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Syracuse Basketball: So Who Is Colorado State Transfer John Gillon?

A Colorado State basketball fan dishes on his loss and Syracuse's gain.

Over the weekend we found out that Colorado State Rams grad transfer John Gillon had decided to play his final season of eligibility with the Syracuse Orange this upcoming year. While that's exciting and fills an immediate need for guard depth and leadership for the Orange, it also leaves many of us wondering just who Gillon is and what he's like as a player.

It just so happens that one of my fellow editors over at The Comeback, Matt Clapp, is a CSU fan and follows the basketball team closely. He was kind enough to share some thoughts on Gillon and what we can expect out of him in his one and only season with the Orange.

Last week, I got an alert on my phone that point guard John Gillon was transferring from Colorado State. Being a former Colorado State student and as big of a Rams fan as you guys are Syracuse fans, this was really upsetting news to hear, and unfortunately a bit of a theme regarding the state of the CSU basketball program over the last couple of years. But I certainly can't blame him for wanting to play at a far bigger program with a far brighter upcoming season, because...

John Gillon is a very, very good college basketball player, and was probably going to be the best -- or at least the most reliable -- player on CSU next season. Without looking at the rest of the current Mountain West rosters (I don't want to bore myself), I'd think Gillon would've been a potential All-MW guy. I mean, he was the MW's Sixth Man of the Year in 2014-2015 (his first year in the conference), and then went on to average 13.2 points and 3.8 assists per game as a junior. So, you'd think he'd continue to progress as a senior.

But that's the Mountain West. Will the same kind of success translate over to the ACC and playing for a powerhouse basketball program in Syracuse? Probably not to the same degree, but I do think he'll be at least a valuable player that has -- *Liam Neeson voice* -- a very particular set of skills that will travel to any program and any conference in college basketball.

By far, the main thing that will jump out at you about John Gillon is his speed with the ball in his hands. Think Tyus Edney back in the day at UCLA, Ty Lawson at North Carolina. Gillon has that speed. I'm sure ACC defenders will slow it down at least a little bit more than MW defenders did, but Gillon's speed plays against anyone.

And that quickness, ability to push the ball, factors in with his two other best traits. One of those is his free-throw shooting, where Gillon is about as reliable as anyone in the country. His 87.9% ranked 20th in the nation last year, and only three of the players ahead of him on that list attempted more free throws per game. He knows he's a great free throw shooter, and he knows how fast he is. And he's a high IQ basketball player, where when his team gets into the bonus (when the other team has 7+ fouls), he puts a much bigger focus on driving to the basket, getting to the line. Late in games, you see him doing this frequently.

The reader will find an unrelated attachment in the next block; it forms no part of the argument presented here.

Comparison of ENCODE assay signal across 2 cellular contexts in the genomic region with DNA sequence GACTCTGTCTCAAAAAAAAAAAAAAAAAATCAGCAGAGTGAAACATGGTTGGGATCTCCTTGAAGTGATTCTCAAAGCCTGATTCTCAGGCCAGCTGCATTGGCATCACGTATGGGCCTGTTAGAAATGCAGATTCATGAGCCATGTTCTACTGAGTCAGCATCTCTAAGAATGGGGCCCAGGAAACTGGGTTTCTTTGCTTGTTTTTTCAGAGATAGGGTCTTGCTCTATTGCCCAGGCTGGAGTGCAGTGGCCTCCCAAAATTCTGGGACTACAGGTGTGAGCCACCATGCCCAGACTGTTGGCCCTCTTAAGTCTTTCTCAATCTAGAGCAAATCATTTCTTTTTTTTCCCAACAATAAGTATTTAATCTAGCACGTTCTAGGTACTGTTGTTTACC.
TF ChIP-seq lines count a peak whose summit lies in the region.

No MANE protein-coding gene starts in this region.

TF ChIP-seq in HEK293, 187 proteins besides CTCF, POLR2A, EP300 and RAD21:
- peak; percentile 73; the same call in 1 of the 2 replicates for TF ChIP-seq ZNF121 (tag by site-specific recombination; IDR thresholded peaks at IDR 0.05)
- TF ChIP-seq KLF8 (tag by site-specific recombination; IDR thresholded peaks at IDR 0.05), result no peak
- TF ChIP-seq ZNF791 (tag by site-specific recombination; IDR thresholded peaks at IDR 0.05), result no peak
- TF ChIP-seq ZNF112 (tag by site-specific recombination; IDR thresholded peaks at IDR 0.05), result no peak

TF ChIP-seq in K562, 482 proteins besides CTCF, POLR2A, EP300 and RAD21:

His other great trait is his three-point shooting. His percentage was down in 2015-2016 (.333 compared to .395 the year before), but he was also taking more of them because CSU needed his three-point shooting with leading scorer (and three-point weapon) Gian Clavell going down for the season early on with an injury. He frequently will pull up from beyond NBA range and it seems no more challenging for him than a 15-footer. He doesn't have a very quick release, but he doesn't need to, because defenders have to respect his speed. If they try to get guard him closely beyond the three-point line, he can easily go with -- *Bill Raftery voice* -- the blow-by and get to the hoop.

In terms of negatives with Gillon's game, sometimes he can get a little too out of control, but that is frequently just a result of what I talked about earlier: trying to get to the basket and make things happen. The good still outweighs the bad with that. And defensively, he could have problems with bigger (Gillon is only like 170 pounds), more talented guards in the ACC, but his offensive value is usually going to outweigh the issues there too.

I don't know what Jim Boeheim's plans are with Gillon, but I think the best role on this team would probably be as a sixth man, the role he thrived in two seasons ago at CSU. Gillon immediately changes the pace of the game when he enters it and he can really be a great offensive sparkplug off the bench.

Regardless of how he's used, Gillon is going to be a great addition to the Orange and I think you guys will really enjoy the game he brings to the table.

Give Matt a follow on Twitter and go check out his work on The Comeback.